It is widely considered that self advocacy is one of the key ultimate goals for persons with autism.
I found a website which has age-wise self advocacy tips (All the other places were too generic – one size fits all types. Am editing and outlining the ones which appealed to me in the Indian context
• Teach how to communicate “yes” and “no” . After that to the extent possible, honor their choice.
• Identify, and Encourage child’s special interests (likes) and incorporate those interests as motivators and reinforcements
• Similarly make a list of extreme dislikes and avoid them. It can be revisited later when the kid is a bit more grown up if needed
• Expose child to problem-solving thought patterns by saying out-loud how you will handle a problem the child is aware of (like not having an ingredient to make a meal)
• Always demonstrate calmness and an ability to self-manage emotions when dealing with a problem, it will help your child to do the same later on in life
• Encourage ability to communicate preferences for clothing, food, activities
Examples By offering the option of choosing between two good choices (t-shirt or regular shirt, apple or banana, pizza or burger reading or playing a counting game etc. We need to give the kid a “voice” in what he/she needs/thinks/wants. He/she has to learn to communicate his needs, and we as parents need to learn and listen to them. Then to the extent possible and feasible, we need to satisfy these needs
• Foster an awareness of the child’s strengths and challenges
o Teach child to request help appropriately
o Praise child’s strengths and foster development of those strengths
• If cognitively appropriate, foster an awareness of what Autism Spectrum Disorders means
o Exposure to words such as autism, Asperger’s, disabilities
o Talk with child about common characteristics of Autism Spectrum Disorders and how they impact them
• Help child develop a self-awareness and understand when they need a break
• Teaching to negotiate and collaborate
• Role play scenarios that may come up at school and how to deal with them
o Teach your child how to appropriately ask for a closer seat, different partner for a project, help with a bully
o Help child develop the ability to manger anxiety or anger, particularly in public settings, by teaching ways of communicating causes for anxiety or anger to adults that can help them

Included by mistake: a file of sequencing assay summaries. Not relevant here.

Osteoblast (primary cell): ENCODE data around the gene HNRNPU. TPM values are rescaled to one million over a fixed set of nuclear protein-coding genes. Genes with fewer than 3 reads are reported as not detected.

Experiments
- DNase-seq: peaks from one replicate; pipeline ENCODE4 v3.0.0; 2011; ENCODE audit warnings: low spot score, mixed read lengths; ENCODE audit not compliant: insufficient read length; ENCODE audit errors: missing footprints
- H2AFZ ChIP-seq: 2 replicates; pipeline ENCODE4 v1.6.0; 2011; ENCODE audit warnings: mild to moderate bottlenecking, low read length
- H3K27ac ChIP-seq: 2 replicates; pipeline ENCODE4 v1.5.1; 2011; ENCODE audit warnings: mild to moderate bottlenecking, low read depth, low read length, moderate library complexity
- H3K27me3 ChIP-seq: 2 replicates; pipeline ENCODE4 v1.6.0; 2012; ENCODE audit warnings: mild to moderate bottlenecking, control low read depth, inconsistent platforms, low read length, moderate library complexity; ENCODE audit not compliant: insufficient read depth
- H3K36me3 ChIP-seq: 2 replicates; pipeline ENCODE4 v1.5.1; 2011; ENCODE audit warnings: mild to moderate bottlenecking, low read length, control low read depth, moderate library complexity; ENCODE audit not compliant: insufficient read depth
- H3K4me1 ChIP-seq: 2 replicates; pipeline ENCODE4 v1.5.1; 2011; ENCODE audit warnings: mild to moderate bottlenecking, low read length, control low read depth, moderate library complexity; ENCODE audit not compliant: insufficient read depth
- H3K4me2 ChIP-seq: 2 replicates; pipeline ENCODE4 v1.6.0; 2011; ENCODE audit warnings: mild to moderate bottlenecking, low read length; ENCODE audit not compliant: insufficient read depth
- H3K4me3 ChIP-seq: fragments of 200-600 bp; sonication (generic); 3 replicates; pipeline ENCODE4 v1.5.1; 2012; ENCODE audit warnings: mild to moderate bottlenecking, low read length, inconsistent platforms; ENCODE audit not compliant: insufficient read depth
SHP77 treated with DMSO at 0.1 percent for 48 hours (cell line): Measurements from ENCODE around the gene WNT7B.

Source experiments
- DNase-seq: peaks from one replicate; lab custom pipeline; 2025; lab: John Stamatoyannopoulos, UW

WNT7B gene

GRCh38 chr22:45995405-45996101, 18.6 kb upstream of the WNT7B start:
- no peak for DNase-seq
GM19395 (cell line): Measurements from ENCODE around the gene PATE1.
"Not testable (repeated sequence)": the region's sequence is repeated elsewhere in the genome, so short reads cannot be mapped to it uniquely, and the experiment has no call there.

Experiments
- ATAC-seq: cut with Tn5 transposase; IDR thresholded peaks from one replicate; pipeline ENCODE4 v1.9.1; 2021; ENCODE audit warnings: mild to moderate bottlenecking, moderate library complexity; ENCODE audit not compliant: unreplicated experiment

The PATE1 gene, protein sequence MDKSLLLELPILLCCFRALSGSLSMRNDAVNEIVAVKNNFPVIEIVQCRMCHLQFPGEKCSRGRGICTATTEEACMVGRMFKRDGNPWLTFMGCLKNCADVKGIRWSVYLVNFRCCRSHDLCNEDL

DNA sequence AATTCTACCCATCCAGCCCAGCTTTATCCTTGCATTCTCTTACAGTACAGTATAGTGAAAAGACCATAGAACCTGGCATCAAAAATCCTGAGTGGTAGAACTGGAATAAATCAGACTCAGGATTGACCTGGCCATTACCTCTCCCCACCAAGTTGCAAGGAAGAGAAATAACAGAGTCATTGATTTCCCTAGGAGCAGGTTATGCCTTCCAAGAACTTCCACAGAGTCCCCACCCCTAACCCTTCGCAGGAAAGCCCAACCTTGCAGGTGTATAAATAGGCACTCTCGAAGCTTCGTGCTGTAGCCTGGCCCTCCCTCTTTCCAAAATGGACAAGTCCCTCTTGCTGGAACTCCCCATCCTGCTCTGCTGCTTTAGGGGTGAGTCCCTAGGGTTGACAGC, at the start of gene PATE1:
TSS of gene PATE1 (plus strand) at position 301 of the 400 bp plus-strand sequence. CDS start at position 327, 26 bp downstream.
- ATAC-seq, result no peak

o Foster consistent use of same communication methods at home, school and in counseling sessions
• Encourage your child to order at restaurants using own communication system
o Help write a script for practice and take to the restaurant. Remember to include when to say “Please” and “Thank you” in the script.
o If child uses an assisted communication device, encourage them to be patient with your server who may not be familiar with someone using assisted communication devices.
o If something is wrong with the food, coach your child on how to get the server’s help.
• Have child participate in planning weekends and free time.
o Help guide the choices so child learns reasonable options such as: “First you play a game or talk with a friend, then you can play video games.”
• Take child with you when running errands and make sure you allow for teaching time.
o When you go to the bank, teach child steps of making a deposit
o When going to the store, have child be responsible for finding, unloading and paying for items (with parent’s money and supervision)
• Make decisions about personal items to purchase and learn about budgeting skills for those items
o Selecting and purchasing (with earned money) hygiene products, clothes, food
o Being responsible for keeping track of when personal items need to be purchased
• Write an Accommodations Letter to your future teachers or employers.
o Explain how your disability impacts you and any reasonable accommodations you need to be successful in school or in the workplace.
o Highlight your strengths and the value you can contribute to a team.
• Ask for help finding possible mentors in your community.
o Learning from someone with a similar disability who is older and has achieved some successes will help you make choices about your future and will provide another support.
• Register to vote if you are eligible and exercise it
(Even if your parents choose to remain your guardian you still have the right to vote)
• Be in charge of managing all of your benefits, and bank account cash flows
• Keep up-to-date on legislation that affects you. Read news, attend community meetings, join online advocacy groups
• Make your own doctor and other medical appointments.
• Pay all bills, with assistance or independently, that are solely yours (cell phone, transportation)
• Continue to foster relationships with mentors, those with ASD and those without.
o When you are unsure about how to handle a problem discuss your possible options with your mentor(s) for advice and support.
• Be responsible for asking for all accommodations you use at the workplace and in the community.
o Know who to talk to when you feel like your rights are being violated.